More Large Companies Are Releasing Board-Diversity Data

The pressure from investors urging companies to disclose information about the racial and ethnic makeup of their boards seems to be having an effect.

The percentage of the 100 largest U.S. companies that release diversity data on their boards of directors has increased by nearly 40% in the last two years. In 2019, 45% of the largest employers in the U.S. disclosed the racial and ethnic makeup of their boards. So far in 2021, 83% of those companies have released that data, according to new research by the advocacy foundation Just Capital. The group says it also expects the number of companies disclosing their board-makeup data to continue to increase until it becomes the standard for all firms.

Getting companies to release this data has been a bumpy ride that has only started to gain traction. Governance groups and advocates for environmental, sustainability and governance policies for years have said companies need to not only diversify their boards but publicly disclose their racial, ethnic and gender makeup. Not until asset management firms, pension funds and other large investor groups began pushing for such disclosures were companies moved to take action, Just says.

“We expect to see the trend towards greater board diversity and disclosure continue as companies respond to pressures from investors, states, and advocacy groups,” Just said in a statement. “As companies continue to participate in the diversity, equity, and inclusion movement, it’s important for them to have a diverse governing body that can hold them accountable to the commitments they’ve made, whether it is to create a more equitable workplace or improve outcomes for communities of color.”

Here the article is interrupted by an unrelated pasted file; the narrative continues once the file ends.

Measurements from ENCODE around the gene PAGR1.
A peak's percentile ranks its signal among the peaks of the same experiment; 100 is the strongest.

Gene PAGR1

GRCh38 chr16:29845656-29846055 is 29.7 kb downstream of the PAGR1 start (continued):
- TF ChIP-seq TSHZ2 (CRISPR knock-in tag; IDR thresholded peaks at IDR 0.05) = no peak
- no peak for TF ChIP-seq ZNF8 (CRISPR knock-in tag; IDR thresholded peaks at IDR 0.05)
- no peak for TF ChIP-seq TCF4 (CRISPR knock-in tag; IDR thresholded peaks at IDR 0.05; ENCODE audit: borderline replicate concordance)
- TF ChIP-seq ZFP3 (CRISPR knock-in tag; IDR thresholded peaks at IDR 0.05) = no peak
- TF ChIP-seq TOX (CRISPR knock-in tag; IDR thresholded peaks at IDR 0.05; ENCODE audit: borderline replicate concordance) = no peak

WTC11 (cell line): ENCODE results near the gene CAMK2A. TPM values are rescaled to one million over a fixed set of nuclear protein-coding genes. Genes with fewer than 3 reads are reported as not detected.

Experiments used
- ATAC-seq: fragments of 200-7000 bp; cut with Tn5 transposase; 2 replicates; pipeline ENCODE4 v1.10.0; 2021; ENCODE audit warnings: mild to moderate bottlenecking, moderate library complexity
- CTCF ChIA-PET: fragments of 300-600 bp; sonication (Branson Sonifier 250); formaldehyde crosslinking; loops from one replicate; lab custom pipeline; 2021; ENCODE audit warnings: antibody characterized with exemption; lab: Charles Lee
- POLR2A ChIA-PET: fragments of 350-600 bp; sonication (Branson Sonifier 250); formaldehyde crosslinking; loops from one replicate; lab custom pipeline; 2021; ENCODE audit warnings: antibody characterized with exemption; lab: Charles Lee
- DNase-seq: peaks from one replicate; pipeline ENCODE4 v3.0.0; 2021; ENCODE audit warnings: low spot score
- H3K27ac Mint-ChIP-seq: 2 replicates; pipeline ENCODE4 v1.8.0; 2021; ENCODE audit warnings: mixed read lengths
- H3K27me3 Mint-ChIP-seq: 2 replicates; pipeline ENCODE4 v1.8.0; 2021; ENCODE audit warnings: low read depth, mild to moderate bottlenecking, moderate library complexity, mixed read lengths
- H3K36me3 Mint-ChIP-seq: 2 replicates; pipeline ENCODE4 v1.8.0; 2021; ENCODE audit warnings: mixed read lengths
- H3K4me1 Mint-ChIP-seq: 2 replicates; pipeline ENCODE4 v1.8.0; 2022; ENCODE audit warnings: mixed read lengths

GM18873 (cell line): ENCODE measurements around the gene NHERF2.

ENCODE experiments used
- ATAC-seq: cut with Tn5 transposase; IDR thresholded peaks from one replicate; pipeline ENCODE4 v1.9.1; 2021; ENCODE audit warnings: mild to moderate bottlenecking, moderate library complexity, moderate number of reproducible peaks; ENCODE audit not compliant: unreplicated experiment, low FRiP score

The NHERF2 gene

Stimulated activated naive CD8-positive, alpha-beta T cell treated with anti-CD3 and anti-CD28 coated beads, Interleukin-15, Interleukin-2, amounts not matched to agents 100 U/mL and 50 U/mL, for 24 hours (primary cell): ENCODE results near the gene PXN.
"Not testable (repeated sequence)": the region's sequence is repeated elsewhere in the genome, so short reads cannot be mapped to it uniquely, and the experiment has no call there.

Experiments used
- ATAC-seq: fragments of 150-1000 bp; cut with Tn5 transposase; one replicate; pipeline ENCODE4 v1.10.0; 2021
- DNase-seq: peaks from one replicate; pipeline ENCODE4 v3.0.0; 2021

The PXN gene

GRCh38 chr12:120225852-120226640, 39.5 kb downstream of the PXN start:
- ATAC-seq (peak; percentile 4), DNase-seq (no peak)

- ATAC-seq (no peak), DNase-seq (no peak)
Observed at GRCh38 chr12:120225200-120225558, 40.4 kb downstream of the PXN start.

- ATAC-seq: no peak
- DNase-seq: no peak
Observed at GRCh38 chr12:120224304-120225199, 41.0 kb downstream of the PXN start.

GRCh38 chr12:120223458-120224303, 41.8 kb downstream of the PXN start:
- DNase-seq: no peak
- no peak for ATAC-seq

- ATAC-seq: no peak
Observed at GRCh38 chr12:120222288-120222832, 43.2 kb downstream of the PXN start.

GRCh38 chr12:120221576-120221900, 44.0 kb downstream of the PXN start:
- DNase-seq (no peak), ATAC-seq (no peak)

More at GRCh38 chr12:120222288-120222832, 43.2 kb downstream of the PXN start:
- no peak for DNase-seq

In addition to investor pressure, the group also cites state laws in California and Illinois mandating that companies based in those states diversify their boards, as well as Nasdaq’s announcement that it would require the same for companies listed on its exchange, as other key developments that have helped shift the attitude toward board diversity.

“This alignment on the importance of board diversity is bolstered by insistent investor support, advocacy efforts, and state mandates,” Just said.

The group also acknowledged there is still plenty of work to do. According to its research, nearly two-thirds of the largest 83 companies in the U.S. had boards that were at least 70% white.

“As governing bodies that shape long-term strategy of companies and have the authority to hire and fire the CEO, board members hold distinct power and influence in corporate America. They are also disproportionately white,” the group wrote. “When compared to recent data from the U.S. Census Bureau that indicates approximately 40% of the population is non-white, the majority of these corporate boards are not representative of the U.S. population.”

Just said board diversity numbers will remain low as long as companies benchmark themselves against their peers rather than against representation of the population.

“This translates to lower targets for diversity,” the group said.

Original article

...we find that banks with more gender diversity on their board perform better once the composition of these boards reaches a critical level of gender diversity, corresponding to a board female share of around 13-17 percent.

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